Tuesday, September 20, 2016
Baked Egg Custard
Ever had one of those days? You know the kind, when all that can go wrong does. And you are left at the end, drained of all meaningful life force, unable to continue.
When one of those days occurs for me, cooking is my comfort. Not involved cooking, just the basics. Comfort food!
When I wasn't gluten free, comfort food had many simple manifestations. Raisin bread toast with lots of sweet butter, macaroni with sharp cheddar cheese sauce, chicken noodle soup. The list could go on but why?
Now I use my diet to keep me on an even keel. I find I don't have as many of those overwhelmed days anymore. Maybe I just let more slide now but I firmly believe that without the daily irritation of my GI tract, my health is far improved.
So now comfort food is for those times when I want to nurture myself and feel good about it.
I whip up this custard for breakfast. It is one of my daughters favorites.
I keep it very simple and know that as my kids go to school they have started the day off well.
Baked Egg Custards
preheat oven to 350 degrees
For each serving
1 large or jumbo egg- free range or organic
1 cup milk of your choice
1-2 Tablespoons sugar of your choice ( I use organic brown but feel free to use what you like, for honey use 1/2 the amount)
grating of nutmeg
Beat together all of the above and beat for an additional minute.
Set your custard cups or rocks glasses in a pan of 1 inch of boiling water . Pour in custard mix. Being careful not to splash any water into the custards, place pan in oven.
Bake for 30-45 minutes. The timing depends on the depth of your cups/glasses.
When done, the custard will giggle nicely and if you put a knife in, it will come out clean.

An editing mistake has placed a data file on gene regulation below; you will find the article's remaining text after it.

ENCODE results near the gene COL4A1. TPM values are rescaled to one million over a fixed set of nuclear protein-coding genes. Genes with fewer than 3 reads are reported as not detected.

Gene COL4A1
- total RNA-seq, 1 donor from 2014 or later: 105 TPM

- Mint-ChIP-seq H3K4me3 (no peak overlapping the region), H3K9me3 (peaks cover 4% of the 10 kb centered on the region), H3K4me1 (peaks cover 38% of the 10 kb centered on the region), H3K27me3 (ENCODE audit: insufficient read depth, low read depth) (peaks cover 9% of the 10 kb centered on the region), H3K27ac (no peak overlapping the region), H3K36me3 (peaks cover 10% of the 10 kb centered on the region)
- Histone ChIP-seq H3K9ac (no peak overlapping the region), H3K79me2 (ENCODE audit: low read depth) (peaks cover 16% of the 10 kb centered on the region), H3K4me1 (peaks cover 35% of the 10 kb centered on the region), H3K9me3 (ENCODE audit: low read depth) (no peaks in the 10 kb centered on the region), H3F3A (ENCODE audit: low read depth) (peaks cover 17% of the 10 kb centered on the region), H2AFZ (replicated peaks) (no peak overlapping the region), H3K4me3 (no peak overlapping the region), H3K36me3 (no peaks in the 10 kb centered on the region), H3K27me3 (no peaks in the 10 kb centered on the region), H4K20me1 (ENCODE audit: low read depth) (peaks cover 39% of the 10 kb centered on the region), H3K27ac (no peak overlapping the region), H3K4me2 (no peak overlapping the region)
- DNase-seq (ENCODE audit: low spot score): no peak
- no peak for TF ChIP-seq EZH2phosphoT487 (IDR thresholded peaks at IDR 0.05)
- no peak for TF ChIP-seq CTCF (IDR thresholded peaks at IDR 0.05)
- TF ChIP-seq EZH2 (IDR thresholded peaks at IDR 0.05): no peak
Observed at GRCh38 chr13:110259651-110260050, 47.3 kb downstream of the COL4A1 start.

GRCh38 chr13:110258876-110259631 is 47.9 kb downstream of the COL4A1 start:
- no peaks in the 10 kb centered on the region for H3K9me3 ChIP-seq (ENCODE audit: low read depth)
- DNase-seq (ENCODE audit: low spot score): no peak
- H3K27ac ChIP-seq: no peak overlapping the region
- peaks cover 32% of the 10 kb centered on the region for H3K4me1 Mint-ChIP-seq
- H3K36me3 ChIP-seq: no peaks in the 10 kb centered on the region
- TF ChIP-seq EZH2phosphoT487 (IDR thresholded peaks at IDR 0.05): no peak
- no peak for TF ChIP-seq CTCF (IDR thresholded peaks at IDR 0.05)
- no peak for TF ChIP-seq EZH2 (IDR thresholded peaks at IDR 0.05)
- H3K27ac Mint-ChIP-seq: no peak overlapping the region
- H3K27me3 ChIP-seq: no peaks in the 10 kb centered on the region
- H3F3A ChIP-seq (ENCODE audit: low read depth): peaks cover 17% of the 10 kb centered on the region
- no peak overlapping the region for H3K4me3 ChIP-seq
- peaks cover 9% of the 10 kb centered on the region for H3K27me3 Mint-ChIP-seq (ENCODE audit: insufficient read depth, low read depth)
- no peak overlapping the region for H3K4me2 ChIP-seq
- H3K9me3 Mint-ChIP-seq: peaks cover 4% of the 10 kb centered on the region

Cool slightly and serve with sauteed apples or berries.
You can make a big batch to keep in the fridge for a couple of days. It is wonderful cold too.
If you want to get really fancy, top the cold custard with a couple of spoons of sugar and broil for a few minutes till the sugar melts and browns.
I found that rocks glasses generally work well for custards. I discovered this when I had mixed up a batch and only then realized that I had sent a batch of these custards to a friend who hadn't returned the cups. Just remember to get the water at least halfway up the cup and you will have wonderful soft custards.
I need to apologize for my absence in the blog world.
During the last month, I covered another Naturopath's practice as she had her first child, had my computer (with all of my recipes and book outline) crash and continued my ROCK-Raising Our Celiac Kids- group organization, Brownies and soccer mom duties.
Thanks for reading!
You do realize that this isn’t a true ganache, right? After all, the definition of ganache is chocolate and cream combined to create a frost...
If you’ve been reading my blog for any amount of time (and thank you to those following from the beginning in 2006), you’ve watched me evolv...
Whole Grain Gluten Free Flour Mix For the whole wheat lover, who misses the more developed flavor of whole grains as well as t...